Most online shopping done by a few

December 2, 2005

Do you ever get the feeling that just a few people are doing most of the online shopping? Well this looks to be true, reports analyst firm Nielsen//NetRatings, which released a survey Friday showing that the heaviest online buyers represent only 18 percent of online shoppers but account for 46 percent of online spending.

Nielsen has dubbed these ardent shoppers "Most Valuable Purchasers" for their spending more dollars online and making more purchases on the Internet compared to the rest of the online buying population.

The study segmented online shoppers into four categories based on the amount of their online spending (low or high) and their frequency of purchases (low or high). According to Nielsen, in addition to the MVPs who comprised 18 percent of the online buyers, those spending the fewest dollars online and making the fewest purchases made up the majority, or 55 percent, of online buyers; this group accounted for 21 percent of online purchases.

"Each retailer needs to analyze its own customer base to identify its respective MVPs and develop targeted marketing programs that will maximize revenue from these shoppers," said Heather Dougherty, senior retail analyst, Nielsen//NetRatings. "Not only are the MVPs valuable based upon sales and number of purchases, they are also inordinately loyal to the retailers that they purchase from."

The Nielsen study added that MVPs are heavy users of comparison-shopping tools as compared to other online buying segments. Also, not surprisingly, they tended to come from higher-income households.

They are also more likely to be connected via a broadband connection and are heavier Internet users in both overall time spent online and time spent on retail Web sites, the study reported.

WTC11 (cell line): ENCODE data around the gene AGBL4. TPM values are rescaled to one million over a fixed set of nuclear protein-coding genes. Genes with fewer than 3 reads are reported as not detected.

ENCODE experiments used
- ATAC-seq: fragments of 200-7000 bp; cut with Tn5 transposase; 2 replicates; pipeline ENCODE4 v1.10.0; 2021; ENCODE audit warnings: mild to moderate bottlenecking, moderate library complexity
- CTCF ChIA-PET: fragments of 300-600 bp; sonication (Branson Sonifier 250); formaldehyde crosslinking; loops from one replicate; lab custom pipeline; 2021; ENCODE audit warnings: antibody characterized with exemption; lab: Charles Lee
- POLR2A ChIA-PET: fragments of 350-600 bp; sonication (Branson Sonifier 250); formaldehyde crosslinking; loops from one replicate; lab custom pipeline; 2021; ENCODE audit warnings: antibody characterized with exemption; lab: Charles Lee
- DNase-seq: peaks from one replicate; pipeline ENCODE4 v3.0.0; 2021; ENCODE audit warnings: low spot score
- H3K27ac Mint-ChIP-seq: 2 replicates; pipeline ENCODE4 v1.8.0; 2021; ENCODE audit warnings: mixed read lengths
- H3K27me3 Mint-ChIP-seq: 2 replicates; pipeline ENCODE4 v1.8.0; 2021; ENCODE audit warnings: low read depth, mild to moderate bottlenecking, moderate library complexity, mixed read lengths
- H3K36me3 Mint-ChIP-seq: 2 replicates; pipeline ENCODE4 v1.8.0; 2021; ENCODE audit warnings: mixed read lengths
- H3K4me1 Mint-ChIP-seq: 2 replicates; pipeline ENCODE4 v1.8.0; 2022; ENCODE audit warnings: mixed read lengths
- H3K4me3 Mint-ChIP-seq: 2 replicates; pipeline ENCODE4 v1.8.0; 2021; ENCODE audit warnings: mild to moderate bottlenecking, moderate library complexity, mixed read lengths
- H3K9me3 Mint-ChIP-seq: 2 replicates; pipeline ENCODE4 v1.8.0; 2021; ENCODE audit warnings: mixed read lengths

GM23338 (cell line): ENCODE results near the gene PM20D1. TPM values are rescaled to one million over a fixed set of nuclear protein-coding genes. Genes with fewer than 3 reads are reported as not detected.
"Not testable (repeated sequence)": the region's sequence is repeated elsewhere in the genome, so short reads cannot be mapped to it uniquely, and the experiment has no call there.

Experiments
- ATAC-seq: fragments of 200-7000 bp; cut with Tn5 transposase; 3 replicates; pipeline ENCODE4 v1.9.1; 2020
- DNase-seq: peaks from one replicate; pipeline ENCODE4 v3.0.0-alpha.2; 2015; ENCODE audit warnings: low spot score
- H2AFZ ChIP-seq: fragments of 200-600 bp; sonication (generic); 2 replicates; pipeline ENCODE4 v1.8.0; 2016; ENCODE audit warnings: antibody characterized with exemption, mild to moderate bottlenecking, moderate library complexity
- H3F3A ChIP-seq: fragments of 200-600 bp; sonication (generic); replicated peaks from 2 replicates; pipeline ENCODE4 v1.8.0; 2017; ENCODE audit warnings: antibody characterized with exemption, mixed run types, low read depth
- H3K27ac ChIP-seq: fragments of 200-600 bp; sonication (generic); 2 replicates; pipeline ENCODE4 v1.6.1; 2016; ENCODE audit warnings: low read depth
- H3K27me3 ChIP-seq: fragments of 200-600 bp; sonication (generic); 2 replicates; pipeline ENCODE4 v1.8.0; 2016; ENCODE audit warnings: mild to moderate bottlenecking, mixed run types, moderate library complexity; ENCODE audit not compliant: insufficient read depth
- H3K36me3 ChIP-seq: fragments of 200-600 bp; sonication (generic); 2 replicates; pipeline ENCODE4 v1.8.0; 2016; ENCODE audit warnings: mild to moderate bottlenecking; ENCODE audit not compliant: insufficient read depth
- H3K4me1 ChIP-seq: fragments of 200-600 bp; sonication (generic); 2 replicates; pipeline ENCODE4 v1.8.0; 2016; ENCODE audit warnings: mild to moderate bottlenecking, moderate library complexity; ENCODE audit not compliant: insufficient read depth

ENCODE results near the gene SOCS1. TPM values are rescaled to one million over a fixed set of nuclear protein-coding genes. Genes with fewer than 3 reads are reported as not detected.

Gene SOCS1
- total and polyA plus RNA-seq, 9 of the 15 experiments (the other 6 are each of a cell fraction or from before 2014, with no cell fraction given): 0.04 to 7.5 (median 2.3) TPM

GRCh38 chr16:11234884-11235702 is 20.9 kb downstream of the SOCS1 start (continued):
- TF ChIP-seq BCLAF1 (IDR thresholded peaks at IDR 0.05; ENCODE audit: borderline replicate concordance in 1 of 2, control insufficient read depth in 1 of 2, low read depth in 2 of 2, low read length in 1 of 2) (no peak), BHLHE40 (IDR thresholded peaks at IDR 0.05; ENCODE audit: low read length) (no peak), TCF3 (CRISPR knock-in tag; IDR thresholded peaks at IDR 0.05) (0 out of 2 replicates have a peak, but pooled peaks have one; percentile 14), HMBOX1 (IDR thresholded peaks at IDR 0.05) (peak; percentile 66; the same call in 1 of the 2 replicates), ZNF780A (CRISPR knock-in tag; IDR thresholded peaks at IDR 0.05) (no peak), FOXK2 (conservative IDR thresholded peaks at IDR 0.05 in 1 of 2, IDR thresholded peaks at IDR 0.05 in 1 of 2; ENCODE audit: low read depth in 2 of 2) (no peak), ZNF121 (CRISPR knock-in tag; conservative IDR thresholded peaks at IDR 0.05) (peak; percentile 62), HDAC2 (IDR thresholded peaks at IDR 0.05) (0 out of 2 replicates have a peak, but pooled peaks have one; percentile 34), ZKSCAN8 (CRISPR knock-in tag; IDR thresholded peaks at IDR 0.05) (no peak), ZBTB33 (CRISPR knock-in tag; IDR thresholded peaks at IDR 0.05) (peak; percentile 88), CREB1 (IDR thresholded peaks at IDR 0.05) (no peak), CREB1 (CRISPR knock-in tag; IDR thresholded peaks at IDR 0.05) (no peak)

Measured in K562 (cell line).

"Customer acquisition strategies need to include a combination of broad reach marketing tactics, including search and comparison shopping tools, as well as targeted Web sites that are frequented by the MVPs," added Dougherty. "Online retailers also need to tailor loyalty programs that reward the MVPs for purchasing at their sites to drive repeat sales and maintain a strong relationship with these valuable customers throughout the year."

According to Shop.org, a division of the National Retail Federation, 58.9 million consumers were forecast to hit various retail sites on the Internet for "Cyber Monday" this week, which analyst have been predicting as one of the biggest online shopping days of the year.

A recent Shop.org survey reported that one-third of those surveyed (37 percent), said they would use Internet access at work to browse or buy gifts online this holiday season. The survey found that more than half of young adults 18-24 (51 percent) and nearly half of those 25-34 (49 percent) will be shopping online during work hours.

The survey also found that men (42 percent) are more likely than women (32 percent) to shop at the office.

The recently introduced Akamai Net Usage Index for Retail -- created by Akamai Technologies -- reported that for "Cyber Monday" peak online shopping traffic reached more than 1.8 million visitors per minute in North America and over 3.1 million visitors per minute worldwide.

Copyright 2005 by United Press International

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